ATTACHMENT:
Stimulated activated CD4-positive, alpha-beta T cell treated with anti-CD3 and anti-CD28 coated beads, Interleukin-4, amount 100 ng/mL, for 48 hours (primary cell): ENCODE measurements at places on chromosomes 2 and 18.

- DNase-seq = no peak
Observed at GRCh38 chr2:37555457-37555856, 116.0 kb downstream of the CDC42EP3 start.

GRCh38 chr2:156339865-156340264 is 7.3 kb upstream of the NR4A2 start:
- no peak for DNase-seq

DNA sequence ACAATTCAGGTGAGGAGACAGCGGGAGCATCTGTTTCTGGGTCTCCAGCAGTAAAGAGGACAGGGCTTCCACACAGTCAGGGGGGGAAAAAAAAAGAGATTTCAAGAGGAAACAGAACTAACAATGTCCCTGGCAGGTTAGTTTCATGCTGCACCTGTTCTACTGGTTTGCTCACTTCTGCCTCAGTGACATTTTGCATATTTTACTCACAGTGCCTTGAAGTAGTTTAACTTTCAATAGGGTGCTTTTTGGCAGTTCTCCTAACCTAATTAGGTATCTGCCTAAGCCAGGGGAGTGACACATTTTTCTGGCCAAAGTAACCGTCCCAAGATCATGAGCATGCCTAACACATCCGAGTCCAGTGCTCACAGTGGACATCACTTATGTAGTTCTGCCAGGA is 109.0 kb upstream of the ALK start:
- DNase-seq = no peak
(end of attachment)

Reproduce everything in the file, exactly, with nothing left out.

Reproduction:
Stimulated activated CD4-positive, alpha-beta T cell treated with anti-CD3 and anti-CD28 coated beads, Interleukin-4, amount 100 ng/mL, for 48 hours (primary cell): ENCODE measurements at places on chromosomes 2 and 18.

- DNase-seq = no peak
Observed at GRCh38 chr2:37555457-37555856, 116.0 kb downstream of the CDC42EP3 start.

GRCh38 chr2:156339865-156340264 is 7.3 kb upstream of the NR4A2 start:
- no peak for DNase-seq

DNA sequence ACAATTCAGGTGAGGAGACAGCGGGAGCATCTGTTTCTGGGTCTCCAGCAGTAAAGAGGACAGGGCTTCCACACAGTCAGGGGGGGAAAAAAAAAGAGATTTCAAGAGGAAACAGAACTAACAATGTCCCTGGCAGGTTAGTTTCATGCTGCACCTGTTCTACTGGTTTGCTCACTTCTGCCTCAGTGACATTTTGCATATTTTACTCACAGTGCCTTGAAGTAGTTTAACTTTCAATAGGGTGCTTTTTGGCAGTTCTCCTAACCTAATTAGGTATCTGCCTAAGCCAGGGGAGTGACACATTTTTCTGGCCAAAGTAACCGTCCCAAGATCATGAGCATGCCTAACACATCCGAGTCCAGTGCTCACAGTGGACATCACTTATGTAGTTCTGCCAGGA is 109.0 kb upstream of the ALK start:
- DNase-seq = no peak